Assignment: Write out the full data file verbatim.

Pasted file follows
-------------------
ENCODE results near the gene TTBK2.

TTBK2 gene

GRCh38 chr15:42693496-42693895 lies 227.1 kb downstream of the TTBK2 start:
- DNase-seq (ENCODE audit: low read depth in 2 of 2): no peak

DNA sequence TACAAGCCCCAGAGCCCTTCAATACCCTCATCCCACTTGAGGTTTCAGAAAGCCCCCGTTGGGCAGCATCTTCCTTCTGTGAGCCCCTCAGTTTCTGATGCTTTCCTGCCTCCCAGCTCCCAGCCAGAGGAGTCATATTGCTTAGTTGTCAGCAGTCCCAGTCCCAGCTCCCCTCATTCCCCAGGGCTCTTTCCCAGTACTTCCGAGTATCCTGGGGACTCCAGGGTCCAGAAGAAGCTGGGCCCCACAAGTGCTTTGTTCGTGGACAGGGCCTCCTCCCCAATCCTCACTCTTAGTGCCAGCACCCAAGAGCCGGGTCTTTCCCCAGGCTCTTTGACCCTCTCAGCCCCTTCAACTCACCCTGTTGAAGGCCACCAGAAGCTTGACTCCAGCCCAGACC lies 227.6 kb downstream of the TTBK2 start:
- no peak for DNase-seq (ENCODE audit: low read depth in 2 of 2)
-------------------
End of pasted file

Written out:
ENCODE results near the gene TTBK2.

TTBK2 gene

GRCh38 chr15:42693496-42693895 lies 227.1 kb downstream of the TTBK2 start:
- DNase-seq (ENCODE audit: low read depth in 2 of 2): no peak

DNA sequence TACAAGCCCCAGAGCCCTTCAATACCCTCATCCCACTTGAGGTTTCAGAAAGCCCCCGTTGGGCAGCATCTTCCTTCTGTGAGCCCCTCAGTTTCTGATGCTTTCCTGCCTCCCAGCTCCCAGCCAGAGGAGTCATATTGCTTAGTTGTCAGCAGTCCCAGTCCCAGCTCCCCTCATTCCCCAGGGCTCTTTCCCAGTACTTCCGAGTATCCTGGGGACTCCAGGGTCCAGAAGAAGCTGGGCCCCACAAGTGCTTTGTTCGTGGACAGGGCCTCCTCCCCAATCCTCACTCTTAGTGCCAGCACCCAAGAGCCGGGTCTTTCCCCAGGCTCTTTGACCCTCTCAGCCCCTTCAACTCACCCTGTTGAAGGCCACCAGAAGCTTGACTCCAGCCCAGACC lies 227.6 kb downstream of the TTBK2 start:
- no peak for DNase-seq (ENCODE audit: low read depth in 2 of 2)